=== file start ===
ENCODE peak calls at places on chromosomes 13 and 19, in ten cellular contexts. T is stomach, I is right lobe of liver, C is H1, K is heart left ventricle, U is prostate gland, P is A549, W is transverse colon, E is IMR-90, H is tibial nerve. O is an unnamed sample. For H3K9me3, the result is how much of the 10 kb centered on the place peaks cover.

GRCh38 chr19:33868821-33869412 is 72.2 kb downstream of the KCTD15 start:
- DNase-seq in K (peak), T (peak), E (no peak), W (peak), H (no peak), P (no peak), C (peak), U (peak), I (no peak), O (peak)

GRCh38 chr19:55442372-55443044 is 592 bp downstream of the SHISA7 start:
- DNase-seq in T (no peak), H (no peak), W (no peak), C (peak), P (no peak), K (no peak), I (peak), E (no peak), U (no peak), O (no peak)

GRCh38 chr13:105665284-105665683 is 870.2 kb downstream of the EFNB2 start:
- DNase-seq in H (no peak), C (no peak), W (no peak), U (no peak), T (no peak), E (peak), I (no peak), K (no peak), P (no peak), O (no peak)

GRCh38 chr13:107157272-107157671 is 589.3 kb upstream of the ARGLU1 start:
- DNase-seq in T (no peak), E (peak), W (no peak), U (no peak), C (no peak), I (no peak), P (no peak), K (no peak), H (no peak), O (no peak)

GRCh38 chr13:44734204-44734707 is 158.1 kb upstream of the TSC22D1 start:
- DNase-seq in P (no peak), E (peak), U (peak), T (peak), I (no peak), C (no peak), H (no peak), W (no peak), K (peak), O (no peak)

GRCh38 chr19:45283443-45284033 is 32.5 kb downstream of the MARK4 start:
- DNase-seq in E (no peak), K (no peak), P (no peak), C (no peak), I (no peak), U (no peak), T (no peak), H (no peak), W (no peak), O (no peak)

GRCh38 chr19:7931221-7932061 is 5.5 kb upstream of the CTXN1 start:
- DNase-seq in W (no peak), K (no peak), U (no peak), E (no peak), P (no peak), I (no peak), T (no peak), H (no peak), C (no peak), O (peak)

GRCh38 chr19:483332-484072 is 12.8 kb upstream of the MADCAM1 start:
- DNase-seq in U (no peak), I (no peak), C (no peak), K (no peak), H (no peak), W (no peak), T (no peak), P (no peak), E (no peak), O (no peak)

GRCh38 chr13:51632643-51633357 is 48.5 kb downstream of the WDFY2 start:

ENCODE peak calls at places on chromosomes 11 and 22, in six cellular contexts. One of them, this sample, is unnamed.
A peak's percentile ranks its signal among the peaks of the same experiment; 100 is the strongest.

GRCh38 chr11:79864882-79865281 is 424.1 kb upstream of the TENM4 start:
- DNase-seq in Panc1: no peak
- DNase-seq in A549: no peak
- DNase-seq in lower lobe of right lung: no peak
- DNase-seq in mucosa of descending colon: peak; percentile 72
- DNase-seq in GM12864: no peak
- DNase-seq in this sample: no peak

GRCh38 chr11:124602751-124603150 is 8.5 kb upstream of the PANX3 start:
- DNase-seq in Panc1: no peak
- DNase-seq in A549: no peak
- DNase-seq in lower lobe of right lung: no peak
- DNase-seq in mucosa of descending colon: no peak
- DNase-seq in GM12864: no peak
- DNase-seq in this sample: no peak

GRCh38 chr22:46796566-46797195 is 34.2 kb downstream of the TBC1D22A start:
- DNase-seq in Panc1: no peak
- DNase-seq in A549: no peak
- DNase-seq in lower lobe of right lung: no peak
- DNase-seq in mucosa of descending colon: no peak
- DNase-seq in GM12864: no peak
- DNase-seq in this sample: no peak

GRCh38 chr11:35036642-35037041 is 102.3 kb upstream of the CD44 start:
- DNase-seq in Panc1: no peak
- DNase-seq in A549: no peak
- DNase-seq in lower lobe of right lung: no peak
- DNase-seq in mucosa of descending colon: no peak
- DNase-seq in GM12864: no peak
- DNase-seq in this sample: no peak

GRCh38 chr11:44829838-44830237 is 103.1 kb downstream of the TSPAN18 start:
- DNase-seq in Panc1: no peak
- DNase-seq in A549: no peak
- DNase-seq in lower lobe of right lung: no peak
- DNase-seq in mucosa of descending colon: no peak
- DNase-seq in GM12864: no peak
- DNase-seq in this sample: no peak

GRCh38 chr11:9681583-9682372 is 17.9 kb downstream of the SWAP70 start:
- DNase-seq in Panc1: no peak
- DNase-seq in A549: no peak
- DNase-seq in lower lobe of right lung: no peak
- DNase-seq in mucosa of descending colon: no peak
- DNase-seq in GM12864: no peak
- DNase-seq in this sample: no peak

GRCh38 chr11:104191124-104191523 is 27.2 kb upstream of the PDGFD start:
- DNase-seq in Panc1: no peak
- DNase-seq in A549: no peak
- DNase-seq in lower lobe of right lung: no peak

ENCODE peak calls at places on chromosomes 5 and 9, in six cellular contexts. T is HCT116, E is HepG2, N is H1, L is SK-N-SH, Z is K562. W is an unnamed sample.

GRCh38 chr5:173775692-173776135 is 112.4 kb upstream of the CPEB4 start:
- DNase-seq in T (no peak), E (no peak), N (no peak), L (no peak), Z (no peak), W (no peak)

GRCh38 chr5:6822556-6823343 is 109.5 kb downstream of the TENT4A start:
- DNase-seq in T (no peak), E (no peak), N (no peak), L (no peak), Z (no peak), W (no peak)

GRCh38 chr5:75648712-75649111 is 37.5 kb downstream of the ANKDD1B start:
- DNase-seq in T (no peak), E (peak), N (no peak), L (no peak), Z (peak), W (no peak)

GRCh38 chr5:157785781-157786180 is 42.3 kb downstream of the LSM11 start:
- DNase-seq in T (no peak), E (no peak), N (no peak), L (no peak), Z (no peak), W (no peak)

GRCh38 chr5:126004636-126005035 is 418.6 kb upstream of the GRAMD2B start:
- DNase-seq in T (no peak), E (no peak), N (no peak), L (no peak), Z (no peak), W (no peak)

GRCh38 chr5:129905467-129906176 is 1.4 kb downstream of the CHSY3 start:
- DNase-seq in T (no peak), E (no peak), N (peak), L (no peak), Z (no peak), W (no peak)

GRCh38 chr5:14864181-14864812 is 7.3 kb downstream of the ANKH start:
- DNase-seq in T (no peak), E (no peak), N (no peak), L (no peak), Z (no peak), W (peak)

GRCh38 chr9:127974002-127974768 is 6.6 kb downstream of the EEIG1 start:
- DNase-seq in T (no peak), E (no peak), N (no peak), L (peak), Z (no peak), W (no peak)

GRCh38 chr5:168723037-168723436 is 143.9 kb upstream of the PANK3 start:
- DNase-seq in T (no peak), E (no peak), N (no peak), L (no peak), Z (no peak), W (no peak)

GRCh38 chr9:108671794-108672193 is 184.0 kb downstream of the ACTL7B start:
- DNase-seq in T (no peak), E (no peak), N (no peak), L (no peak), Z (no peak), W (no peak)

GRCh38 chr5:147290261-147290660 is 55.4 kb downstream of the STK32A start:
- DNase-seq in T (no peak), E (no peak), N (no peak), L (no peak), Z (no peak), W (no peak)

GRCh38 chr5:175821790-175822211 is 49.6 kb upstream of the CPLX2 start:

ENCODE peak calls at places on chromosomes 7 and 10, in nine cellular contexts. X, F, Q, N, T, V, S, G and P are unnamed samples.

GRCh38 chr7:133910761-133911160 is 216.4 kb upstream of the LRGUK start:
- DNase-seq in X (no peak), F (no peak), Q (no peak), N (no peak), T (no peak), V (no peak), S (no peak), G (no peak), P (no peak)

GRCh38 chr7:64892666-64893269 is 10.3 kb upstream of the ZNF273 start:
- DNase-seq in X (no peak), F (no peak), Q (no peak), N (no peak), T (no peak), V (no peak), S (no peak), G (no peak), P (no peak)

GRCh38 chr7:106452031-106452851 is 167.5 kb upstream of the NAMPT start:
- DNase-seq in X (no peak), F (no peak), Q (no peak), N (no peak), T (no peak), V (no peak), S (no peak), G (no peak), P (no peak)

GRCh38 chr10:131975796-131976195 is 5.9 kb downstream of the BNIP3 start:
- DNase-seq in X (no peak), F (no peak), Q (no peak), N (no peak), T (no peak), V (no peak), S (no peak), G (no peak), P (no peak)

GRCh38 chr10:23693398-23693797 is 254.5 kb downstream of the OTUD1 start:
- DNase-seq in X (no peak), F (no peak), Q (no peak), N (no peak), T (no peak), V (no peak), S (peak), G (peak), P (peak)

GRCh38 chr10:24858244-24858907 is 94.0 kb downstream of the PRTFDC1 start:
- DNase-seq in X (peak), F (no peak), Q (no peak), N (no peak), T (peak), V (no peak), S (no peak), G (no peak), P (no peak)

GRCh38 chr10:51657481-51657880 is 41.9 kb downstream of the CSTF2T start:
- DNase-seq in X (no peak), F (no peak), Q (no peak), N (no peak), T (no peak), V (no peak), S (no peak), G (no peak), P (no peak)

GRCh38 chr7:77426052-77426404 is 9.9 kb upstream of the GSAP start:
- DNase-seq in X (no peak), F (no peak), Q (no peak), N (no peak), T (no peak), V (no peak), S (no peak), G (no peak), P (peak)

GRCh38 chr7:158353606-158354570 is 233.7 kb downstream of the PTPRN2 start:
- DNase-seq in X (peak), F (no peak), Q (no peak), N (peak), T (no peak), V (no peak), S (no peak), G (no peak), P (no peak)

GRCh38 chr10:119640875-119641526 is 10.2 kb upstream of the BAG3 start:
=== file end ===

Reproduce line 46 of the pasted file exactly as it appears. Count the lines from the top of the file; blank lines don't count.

- DNase-seq in mucosa of descending colon: no peak